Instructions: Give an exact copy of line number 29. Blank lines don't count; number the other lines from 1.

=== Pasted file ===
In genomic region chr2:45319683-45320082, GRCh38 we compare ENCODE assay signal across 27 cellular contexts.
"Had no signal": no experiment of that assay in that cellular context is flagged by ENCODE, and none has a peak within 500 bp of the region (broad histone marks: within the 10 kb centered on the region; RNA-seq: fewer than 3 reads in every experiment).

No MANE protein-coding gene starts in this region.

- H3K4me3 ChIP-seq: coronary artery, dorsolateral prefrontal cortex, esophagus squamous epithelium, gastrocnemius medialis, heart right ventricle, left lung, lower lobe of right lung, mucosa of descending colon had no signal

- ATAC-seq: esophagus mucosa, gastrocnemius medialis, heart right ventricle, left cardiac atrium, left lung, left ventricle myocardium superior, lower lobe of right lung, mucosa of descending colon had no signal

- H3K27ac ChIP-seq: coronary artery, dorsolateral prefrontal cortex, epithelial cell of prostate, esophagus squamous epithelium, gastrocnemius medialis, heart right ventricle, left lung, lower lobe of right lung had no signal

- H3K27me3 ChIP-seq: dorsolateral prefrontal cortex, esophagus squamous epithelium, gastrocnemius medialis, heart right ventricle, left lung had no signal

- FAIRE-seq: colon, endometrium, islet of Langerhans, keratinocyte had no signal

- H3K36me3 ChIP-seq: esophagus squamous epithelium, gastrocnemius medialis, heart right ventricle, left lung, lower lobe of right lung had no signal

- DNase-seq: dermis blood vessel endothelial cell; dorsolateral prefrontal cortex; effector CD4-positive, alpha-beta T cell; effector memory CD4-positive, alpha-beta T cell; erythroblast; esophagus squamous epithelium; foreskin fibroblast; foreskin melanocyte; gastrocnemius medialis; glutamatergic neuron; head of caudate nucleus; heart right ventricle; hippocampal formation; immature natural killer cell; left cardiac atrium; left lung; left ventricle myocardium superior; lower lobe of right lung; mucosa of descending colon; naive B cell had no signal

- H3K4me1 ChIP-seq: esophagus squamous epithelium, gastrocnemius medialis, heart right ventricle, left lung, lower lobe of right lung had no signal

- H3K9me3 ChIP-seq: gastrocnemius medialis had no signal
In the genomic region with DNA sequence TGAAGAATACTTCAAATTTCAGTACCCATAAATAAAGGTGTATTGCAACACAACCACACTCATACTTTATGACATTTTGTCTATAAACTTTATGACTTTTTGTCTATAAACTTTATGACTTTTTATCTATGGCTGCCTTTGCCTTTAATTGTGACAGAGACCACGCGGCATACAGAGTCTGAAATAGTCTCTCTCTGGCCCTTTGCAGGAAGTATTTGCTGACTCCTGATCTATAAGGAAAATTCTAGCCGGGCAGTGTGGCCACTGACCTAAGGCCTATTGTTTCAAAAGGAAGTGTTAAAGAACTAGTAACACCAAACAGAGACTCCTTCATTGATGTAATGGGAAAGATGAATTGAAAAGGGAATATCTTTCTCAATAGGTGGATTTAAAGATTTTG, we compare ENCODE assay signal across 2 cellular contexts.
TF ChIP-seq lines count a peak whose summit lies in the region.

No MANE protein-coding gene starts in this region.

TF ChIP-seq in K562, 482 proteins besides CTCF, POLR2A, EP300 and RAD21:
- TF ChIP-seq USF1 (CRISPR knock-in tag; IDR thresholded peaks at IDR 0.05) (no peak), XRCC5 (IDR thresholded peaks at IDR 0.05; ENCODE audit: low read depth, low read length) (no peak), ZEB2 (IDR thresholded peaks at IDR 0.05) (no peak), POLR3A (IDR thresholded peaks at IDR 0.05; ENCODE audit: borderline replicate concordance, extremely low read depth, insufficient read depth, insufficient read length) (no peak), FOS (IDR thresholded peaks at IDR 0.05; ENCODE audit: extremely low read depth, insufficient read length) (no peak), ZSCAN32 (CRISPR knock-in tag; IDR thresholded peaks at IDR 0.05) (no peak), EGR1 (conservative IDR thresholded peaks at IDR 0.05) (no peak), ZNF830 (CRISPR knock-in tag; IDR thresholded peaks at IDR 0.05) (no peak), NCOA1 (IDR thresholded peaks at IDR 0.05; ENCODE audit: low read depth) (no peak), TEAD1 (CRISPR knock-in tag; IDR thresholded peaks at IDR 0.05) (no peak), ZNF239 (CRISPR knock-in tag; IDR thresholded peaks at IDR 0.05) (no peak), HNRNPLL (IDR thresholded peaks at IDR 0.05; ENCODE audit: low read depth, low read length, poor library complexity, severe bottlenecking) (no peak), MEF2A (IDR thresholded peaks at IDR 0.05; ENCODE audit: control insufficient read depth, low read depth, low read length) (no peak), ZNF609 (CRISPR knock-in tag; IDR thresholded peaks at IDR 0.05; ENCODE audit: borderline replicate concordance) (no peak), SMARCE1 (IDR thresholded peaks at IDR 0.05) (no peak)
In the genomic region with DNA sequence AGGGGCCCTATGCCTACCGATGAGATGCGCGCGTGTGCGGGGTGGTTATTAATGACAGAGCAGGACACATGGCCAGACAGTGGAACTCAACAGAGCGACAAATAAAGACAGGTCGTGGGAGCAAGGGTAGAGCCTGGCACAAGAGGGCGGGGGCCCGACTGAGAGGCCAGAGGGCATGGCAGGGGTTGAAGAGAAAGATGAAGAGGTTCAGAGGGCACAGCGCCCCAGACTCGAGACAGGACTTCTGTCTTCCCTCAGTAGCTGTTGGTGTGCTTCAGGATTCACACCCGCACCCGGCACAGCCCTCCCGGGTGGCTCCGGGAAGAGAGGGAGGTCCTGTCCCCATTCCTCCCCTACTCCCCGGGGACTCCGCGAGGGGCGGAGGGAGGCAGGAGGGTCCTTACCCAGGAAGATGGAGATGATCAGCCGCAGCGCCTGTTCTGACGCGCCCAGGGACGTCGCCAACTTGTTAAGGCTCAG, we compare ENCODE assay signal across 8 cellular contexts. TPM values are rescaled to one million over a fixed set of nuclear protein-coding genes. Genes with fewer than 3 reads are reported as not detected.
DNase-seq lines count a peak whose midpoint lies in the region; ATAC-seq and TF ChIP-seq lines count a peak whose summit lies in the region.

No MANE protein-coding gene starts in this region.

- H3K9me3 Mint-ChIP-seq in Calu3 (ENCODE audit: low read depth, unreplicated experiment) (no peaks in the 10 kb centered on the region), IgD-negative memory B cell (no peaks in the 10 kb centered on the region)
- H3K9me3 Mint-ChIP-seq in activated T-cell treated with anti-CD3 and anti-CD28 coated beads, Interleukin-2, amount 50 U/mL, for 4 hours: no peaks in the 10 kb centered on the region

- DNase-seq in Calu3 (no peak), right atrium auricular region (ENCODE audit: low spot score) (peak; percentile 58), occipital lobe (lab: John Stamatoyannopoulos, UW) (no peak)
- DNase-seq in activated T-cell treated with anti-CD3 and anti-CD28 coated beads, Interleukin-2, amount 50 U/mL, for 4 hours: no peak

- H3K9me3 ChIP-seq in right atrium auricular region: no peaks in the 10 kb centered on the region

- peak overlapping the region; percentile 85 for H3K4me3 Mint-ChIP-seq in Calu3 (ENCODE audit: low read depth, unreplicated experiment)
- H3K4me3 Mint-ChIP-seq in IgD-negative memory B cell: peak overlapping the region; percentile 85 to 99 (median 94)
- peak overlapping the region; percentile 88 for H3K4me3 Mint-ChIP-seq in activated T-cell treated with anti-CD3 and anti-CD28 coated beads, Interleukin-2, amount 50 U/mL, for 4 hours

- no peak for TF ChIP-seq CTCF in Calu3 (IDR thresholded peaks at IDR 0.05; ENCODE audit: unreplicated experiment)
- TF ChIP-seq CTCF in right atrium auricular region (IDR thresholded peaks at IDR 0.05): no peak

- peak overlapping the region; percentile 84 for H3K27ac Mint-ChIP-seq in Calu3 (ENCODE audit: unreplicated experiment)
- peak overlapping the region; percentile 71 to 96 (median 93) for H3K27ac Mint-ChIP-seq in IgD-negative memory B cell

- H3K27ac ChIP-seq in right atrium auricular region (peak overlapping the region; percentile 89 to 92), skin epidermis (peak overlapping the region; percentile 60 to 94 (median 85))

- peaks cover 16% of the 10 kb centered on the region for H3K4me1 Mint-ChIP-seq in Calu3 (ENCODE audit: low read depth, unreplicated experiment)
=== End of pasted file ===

- no peak for TF ChIP-seq CTCF in Calu3 (IDR thresholded peaks at IDR 0.05; ENCODE audit: unreplicated experiment)